October 2020

Plans to Redevelop Former Aylesbury FC Ground Submitted

DLP Planning Ltd., on behalf of GPS Estates Ltd., has submitted an outline application to Buckinghamshire Council to redevelop the abandoned former Aylesbury FC ground for the development of a new sustainable, residential neighbourhood, including public open space, riverside greenspace and landscape improvements.

A key feature of the development, as master-planned by BE1 Architects is the proposed land raising, removing the area to be developed for housing from the floodplain and incorporating sustainable drainage features that will ensure flood risk is not increased off-site.

Adopting the vision of the draft Aylesbury Garden Town Masterplan, the proposal includes around half of the site as new public open space, with a new walkway planned to improve community access to this section of the River Thame. The proposals embrace the site’s riverside location, retaining and enhancing this green corridor with native planting, protection of the many mature trees, and new bird and bat boxes to facilitate biodiversity net gains across the site.

While not a formal consideration at this stage, the proposal has been designed around delivering a mix of house sizes and types, including new affordable homes, in a walkable neighbourhood design. Soft landscaping features and a new pond incorporated as part of the drainage strategy will blend the development into the site and surrounding area and create interesting features around the site for residents and visitors alike.

The application is due for determination in late December 2020.

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John HelyarPlans to Redevelop Former Aylesbury FC Ground Submitted
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Class E Position

The Town and Country Planning (Use Classes) (Amendment) (England) Regulations 2020/757 came into effect on the 1st September 2020. It had the effect of revoking a number of the well-established previous use classes and reorganising them into much broader classifications.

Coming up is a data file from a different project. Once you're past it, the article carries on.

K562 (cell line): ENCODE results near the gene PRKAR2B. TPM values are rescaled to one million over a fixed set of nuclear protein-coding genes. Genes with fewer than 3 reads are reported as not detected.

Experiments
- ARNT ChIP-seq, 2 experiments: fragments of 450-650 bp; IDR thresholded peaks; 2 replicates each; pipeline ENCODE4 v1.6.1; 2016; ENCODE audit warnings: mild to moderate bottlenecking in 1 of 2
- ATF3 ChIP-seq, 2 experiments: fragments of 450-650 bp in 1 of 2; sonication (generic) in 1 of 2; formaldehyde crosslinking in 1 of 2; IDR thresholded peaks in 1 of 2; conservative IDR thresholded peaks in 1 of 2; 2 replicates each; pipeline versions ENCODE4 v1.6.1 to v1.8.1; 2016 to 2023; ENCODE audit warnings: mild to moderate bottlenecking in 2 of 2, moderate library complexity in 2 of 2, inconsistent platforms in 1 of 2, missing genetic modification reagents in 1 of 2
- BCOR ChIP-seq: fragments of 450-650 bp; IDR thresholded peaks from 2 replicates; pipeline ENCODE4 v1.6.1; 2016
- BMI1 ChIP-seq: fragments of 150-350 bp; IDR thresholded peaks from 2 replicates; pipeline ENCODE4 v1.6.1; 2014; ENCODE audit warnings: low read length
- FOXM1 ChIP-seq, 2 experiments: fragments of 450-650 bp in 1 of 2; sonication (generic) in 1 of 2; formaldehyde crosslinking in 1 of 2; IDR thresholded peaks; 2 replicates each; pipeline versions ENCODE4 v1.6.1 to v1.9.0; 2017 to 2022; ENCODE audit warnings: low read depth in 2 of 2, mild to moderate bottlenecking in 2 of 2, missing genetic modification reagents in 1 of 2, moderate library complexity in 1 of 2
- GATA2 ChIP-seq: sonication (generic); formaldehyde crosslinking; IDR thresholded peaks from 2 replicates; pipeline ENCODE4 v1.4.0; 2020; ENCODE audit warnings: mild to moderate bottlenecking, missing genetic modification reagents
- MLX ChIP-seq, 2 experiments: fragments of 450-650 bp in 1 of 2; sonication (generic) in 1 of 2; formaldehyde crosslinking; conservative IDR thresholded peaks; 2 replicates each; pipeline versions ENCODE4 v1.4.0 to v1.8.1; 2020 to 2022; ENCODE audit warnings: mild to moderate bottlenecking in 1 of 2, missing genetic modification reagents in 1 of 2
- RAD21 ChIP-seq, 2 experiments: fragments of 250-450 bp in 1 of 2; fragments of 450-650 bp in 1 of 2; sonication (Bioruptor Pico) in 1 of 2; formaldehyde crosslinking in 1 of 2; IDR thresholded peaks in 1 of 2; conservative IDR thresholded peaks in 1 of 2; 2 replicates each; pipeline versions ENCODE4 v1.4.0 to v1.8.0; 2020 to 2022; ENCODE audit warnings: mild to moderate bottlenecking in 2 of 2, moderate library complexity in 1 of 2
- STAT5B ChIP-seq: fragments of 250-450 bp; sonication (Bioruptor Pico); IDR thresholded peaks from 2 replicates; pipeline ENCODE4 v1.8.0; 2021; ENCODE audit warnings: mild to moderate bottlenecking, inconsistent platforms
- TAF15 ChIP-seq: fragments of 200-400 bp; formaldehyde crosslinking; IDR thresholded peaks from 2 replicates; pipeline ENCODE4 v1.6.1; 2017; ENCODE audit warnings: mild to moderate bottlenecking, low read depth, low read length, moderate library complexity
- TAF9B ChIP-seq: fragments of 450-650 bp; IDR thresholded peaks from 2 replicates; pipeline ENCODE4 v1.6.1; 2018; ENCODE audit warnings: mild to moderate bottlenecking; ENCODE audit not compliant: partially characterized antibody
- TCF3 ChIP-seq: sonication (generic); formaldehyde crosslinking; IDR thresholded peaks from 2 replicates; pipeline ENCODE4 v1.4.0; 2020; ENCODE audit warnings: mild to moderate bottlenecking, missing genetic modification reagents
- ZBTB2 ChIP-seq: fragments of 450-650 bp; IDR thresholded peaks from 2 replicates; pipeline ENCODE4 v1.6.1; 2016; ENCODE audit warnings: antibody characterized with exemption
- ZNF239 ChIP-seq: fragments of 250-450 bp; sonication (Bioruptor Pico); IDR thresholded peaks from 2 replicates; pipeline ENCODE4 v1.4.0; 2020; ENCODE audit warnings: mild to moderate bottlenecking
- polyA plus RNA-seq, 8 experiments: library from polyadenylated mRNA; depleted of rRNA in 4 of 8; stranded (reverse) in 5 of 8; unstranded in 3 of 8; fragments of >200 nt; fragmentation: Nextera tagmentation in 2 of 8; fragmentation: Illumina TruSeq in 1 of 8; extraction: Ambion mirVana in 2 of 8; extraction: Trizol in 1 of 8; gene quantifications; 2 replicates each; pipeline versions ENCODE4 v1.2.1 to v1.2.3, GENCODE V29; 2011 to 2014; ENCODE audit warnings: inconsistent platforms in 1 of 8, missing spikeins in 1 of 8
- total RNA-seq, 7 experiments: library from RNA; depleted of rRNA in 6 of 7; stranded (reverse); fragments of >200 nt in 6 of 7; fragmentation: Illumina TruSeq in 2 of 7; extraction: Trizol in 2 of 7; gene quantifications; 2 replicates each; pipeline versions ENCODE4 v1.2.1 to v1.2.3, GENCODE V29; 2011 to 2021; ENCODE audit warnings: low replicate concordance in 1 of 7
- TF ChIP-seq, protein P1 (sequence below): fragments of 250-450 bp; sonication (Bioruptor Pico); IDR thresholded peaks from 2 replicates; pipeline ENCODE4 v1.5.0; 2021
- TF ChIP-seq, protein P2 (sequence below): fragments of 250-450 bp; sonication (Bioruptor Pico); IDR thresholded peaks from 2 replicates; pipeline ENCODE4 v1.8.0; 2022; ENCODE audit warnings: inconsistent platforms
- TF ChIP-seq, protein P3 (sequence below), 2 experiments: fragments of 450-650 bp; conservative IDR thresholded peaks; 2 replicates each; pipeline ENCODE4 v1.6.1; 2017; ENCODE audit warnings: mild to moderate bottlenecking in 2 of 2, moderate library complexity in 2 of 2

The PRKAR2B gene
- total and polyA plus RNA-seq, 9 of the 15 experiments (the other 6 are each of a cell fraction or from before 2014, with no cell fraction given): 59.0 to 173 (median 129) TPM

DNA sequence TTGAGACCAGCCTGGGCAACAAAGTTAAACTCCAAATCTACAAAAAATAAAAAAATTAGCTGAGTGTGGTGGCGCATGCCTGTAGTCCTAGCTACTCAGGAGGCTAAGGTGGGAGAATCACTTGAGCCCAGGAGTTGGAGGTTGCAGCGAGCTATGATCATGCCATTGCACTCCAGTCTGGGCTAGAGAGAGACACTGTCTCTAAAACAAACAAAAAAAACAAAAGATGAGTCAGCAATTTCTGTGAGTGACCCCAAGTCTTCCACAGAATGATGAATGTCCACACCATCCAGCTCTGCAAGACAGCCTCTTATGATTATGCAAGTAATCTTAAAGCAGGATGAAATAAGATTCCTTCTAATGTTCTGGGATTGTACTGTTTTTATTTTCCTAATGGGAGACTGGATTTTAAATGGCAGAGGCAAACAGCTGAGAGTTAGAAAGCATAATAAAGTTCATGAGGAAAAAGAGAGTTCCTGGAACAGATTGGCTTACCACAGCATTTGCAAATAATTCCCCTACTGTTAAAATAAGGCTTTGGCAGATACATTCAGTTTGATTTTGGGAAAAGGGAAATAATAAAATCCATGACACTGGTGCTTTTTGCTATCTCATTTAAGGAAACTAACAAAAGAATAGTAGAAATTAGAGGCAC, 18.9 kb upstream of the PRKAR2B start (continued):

One of the most radical changes in the Use Class Order amendments is introduction of Class E Commercial Business and Service. Becoming known as the “Everything Else” classification, it has grouped together what would previously have been considered A1(Shops), Class A2 (Financial and professional services), Class A3 (Restaurants and cafes) and Class B1(Business). It also includes uses such as indoor sport and gyms, medical centres and creches which would previously have been within Class D1 (Non-residential institutions) and Class D2 (Assembly and leisure).

The effect of this change is to broaden the uses that can take place within a building or premises without it constituting development and therefore not requiring planning permission.

These changes provide greater flexibility for businesses to adapt to changing needs. Some have suggested these changes are anticipated as being short lived, to enable the high street to recover from the effects of COVID19. However, the high street was already suffering an existential crisis before the effects of lockdown and reduced footfall from the pandemic.

There is a legal challenge to this dramatic change, along with other permitted development rights that have been altered, the case being made that the new rules have been introduced without proper consultation and without parliamentary debate. A hearing is due between 8th October 2020 to 15th October 2020 to consider if permission is to be granted for the claim to be heard and if it is, for a substantive hearing to proceed.